Living with an Aspie: Meet My Aspie

My Aspie This is Spencer. He is 3 (and a few months more than a half) years old. He loves to play with his dad, play with legos, watch Curious George, love on his brother and just be a little (okay, a lot) silly. He also has Asperger’s Syndrome (or High Functioning Autism).

Let me tell you a little bit about Aspergers Syndrome. Aspergers is part of the Autism spectrum, and due to recent changes to the Autism spectrum it is now just lumped in with High Functioning Autism. What makes Aspergers Syndrome (AS)/High Functioning Autism (HFA) different than classic Autism is mostly the language skills. People with AS/HFA have no lack of development in language, but they do have other typically autistic symptoms.

– They find it difficult to tell people what they need and how they feel
– They find it difficult to meet other people and make new friends
– They find it difficult to understand what other people think and how they feel.
– They can have good language skills. But some people with Aspergers syndrome think that people always mean what they say. For example, someone with AS might not be able to tell when someone is joking
– They may only talk about their favorite subject.
– They may be very interested in some things. For example, they may be very interested in trains or the weather.
– They may want to take part in games or activities with other people. But they may not know how to do this.
– They may like to play the same game or do the same thing every day.

We’ve found that Spencer has trouble with all these areas to one degree or another.

He has great language skills (which is not typical of classic Autism) and likes to chat about his most current obsession, which happens to be robots or Curious George. He will answer questions, if prompted to do so. He may not if you just asked him. Often we’ll have to tell him to please answer our questions.

Spencer always means well, but he doesn’t understand how to communicate his emotions and sometimes they come out more aggressively than he really intends. We’ve been working on this, but sometimes it doesn’t always work.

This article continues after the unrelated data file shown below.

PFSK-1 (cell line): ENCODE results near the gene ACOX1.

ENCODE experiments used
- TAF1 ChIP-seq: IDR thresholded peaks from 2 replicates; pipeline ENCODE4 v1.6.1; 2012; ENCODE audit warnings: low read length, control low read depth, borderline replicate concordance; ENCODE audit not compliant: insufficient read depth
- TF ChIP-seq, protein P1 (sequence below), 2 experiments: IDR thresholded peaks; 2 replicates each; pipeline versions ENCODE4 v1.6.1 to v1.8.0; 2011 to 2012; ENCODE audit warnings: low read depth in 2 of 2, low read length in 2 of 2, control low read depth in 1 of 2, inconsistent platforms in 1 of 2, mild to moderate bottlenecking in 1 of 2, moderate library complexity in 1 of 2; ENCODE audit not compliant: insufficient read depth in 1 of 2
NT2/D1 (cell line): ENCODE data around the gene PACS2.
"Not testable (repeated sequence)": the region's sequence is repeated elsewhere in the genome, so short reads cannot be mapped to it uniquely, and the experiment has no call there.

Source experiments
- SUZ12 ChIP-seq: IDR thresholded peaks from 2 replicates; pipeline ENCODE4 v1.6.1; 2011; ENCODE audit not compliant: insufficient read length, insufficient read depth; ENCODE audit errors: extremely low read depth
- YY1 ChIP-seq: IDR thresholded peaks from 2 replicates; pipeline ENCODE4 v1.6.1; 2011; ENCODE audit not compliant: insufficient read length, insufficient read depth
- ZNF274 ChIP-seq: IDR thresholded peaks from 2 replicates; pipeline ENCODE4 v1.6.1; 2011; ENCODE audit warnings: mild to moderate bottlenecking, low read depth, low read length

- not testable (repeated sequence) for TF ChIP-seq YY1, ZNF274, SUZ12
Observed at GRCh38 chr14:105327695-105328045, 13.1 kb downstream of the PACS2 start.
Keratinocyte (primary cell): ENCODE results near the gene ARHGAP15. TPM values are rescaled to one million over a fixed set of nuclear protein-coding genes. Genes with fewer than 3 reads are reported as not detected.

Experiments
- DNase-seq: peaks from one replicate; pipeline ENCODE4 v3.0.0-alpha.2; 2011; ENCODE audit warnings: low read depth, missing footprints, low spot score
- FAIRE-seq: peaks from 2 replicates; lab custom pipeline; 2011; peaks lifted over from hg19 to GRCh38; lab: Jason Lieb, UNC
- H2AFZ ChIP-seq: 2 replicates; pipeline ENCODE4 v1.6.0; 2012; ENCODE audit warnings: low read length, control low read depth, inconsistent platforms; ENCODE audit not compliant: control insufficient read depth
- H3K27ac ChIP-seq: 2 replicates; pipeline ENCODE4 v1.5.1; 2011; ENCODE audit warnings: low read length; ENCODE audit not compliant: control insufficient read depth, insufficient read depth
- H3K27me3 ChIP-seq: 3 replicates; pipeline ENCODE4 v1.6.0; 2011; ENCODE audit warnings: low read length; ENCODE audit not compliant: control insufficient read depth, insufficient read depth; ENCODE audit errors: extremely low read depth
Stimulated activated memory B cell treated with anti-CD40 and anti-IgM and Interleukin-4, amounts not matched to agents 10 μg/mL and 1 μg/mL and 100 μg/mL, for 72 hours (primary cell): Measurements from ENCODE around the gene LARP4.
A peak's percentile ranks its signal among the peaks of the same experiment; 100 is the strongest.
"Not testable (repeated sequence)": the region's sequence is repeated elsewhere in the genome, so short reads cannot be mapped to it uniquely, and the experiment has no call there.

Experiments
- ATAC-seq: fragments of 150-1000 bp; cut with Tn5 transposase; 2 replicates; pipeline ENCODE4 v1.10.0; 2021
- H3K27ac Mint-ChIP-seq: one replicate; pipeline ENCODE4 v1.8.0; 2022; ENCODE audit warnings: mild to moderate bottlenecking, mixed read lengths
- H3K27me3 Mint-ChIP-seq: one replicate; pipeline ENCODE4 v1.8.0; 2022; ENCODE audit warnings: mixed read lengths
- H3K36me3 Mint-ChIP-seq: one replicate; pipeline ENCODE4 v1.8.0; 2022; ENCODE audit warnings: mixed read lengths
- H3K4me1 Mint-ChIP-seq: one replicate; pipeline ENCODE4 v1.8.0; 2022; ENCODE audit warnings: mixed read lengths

Spencer really does want to play with other kids, but he doesn’t know what to do when he asks them to play with him and they answer. He just doesn’t quite grasp how to play with other kids (and it’s not from lack of socializing and trying). So more often than not, Spencer will find a toy he loves and just play by himself.

He thrives well under a very consistent routine. We’ve haven’t been great at this, but there are things we have to do the same way everyday. It causes him a great deal of stress to have his routines changed. We worry about him when it comes time to start school, but we are doing everything we can to help him make a smoother transition.

Spencer is also bothered by loud, sudden noises, even when his brother starts crying. He can be easily over stimulated in a large room like a gym that sound echoes off the walls. When this happens, we’ve found it best to try to take him out of the room let him go some place a little quieter to relax a bit and then try to bring him back to the group. Doesn’t always work, but we have to try.

Spencer is SUCH a sweetheart, and a great kid to be around. We love him every much, and want to record his (and our) journey through his alien planet.

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2 thoughts on “Living with an Aspie: Meet My Aspie”

  1. Thanks for sharing this, Jessica! He is such a cute boy and you are both wonderful parents. I’m sure he will do the best possible with you by his side.

    Like

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